Q: Is Matt’s touch better? Is his zip better? Or is it his overall delivery of the ball?

HALEY: “I think it’s just understanding, it’s feel, it’s confidence. But, like I said, everybody is playing better. When those kind of plays happen, everybody is doing their job a little better, not significantly better, but a lot better. The quarterback has to rely on guys to be where they’re supposed to be, to be there when they’re supposed to be there, and then it’s his job to get the ball to them in a place where it can be caught. I think it’s just our team developing and getting better.”

Q: Brandon Carr is one of the only guys from his draft class that has started every game of his career. Your thoughts on Carr?

HALEY: “I like Brandon. I like Brandon a lot and I’m glad he’s on our team and I hope he continues to be on our team. He’s another guy that has made… He came in here and really we weren’t playing the type of defense we’re playing now when we got here, and much like a bunch of guys, there was an adjustment period where you’re asking somebody to do something a different way. And he’s coming from a smaller college and it does take time to get integrated in. Again, he started, but [the Chiefs] weren’t winning a bunch of games. So, I give him a ton of credit for starting, but again, that would be a much more meaningful statistic had you been winning a bunch of games, not that it was his fault or anybody else’s. That’s neither here nor there. He’s continued to get better. He’s our kind of guy. I know that he’s one of the leaders of that secondary and I wouldn’t have thought that early on because he’s a quiet, quiet guy. But, you see that he’s quietly leading and the guys like him and they rally around him and those are great attributes, in addition to what you said. He’s big, fast and he’s making very good progress. I’m excited about Brandon and our entire defense. You talked about the run after catch – not nearly as important as the flip side because you control the flip side and there’s going to be missed tackles for our defense and I think if you’re trying to play perfect, you’re going to be disappointed or if you’re relying on playing perfect to win games defensively, offensively or special teams, that you’ll be disappointed because it’s hard to do. That falls under the grounds of everybody swarming, running to the ball, tackling, using good technique to tackle, not allowing a ton of yards after contact, which we’ve done a pretty good job of, especially here through these last three weeks.”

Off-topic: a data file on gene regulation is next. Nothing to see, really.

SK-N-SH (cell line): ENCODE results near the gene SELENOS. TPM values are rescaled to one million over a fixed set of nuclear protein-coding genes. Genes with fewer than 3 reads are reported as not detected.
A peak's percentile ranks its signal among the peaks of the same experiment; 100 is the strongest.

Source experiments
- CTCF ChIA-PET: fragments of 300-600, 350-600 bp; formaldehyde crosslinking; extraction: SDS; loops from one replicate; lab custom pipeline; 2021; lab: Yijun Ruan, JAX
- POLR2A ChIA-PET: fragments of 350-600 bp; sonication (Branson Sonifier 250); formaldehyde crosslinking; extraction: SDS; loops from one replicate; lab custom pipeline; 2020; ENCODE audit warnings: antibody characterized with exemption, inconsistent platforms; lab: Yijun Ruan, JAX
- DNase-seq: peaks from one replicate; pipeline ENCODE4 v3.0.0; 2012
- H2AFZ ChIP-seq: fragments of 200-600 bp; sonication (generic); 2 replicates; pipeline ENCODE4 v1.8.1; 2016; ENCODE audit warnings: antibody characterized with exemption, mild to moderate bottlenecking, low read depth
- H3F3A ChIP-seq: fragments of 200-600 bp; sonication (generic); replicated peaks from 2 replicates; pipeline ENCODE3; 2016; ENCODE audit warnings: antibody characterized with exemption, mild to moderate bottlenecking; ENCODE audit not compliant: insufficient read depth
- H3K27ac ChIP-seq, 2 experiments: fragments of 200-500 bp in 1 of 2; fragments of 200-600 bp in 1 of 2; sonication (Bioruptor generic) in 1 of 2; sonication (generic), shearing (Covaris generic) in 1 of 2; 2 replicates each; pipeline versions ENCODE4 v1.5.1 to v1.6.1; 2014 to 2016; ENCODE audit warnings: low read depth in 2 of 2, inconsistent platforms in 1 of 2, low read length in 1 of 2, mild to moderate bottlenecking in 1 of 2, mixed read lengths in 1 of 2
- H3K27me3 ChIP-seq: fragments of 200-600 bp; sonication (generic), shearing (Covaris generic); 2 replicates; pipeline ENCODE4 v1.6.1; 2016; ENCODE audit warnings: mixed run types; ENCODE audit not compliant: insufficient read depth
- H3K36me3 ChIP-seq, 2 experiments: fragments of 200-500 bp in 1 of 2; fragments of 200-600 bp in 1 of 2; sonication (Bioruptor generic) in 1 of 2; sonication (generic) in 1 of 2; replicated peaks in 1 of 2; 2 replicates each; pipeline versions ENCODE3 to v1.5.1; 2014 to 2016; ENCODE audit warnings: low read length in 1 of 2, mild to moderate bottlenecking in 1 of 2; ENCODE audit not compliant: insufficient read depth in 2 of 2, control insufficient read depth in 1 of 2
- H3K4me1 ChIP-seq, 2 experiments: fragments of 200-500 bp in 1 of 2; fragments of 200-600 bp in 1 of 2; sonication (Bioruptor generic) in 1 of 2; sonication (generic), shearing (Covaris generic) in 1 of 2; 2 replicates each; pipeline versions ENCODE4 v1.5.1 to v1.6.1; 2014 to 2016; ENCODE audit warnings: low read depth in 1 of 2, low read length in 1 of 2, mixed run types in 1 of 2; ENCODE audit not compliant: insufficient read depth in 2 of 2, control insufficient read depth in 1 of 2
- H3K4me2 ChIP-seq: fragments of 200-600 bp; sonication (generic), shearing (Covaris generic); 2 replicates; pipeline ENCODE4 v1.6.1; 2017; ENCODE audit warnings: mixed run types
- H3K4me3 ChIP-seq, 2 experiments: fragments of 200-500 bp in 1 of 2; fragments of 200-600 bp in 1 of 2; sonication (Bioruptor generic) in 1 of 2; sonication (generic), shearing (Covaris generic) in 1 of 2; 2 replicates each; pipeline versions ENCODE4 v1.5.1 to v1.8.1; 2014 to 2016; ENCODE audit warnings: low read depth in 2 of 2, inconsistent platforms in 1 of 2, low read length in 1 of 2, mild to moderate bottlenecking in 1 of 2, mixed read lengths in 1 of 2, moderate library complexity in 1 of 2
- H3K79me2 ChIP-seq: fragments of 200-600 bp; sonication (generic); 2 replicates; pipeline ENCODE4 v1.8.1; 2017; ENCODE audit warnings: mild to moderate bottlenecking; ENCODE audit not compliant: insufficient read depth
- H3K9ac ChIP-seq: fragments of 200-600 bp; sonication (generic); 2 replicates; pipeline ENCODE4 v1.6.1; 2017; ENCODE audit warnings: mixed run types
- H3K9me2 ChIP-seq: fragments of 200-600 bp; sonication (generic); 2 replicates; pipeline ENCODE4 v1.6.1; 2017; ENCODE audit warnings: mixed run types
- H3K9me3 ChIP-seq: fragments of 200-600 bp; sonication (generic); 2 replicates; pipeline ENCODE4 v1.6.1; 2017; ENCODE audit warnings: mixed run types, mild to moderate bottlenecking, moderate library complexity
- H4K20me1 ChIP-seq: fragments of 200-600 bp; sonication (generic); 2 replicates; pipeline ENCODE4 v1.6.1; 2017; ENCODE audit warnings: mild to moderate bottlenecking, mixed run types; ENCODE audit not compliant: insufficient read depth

10-12-2011, 05:57 PM
I still find it hard to believe Battle ever ran a 4.4.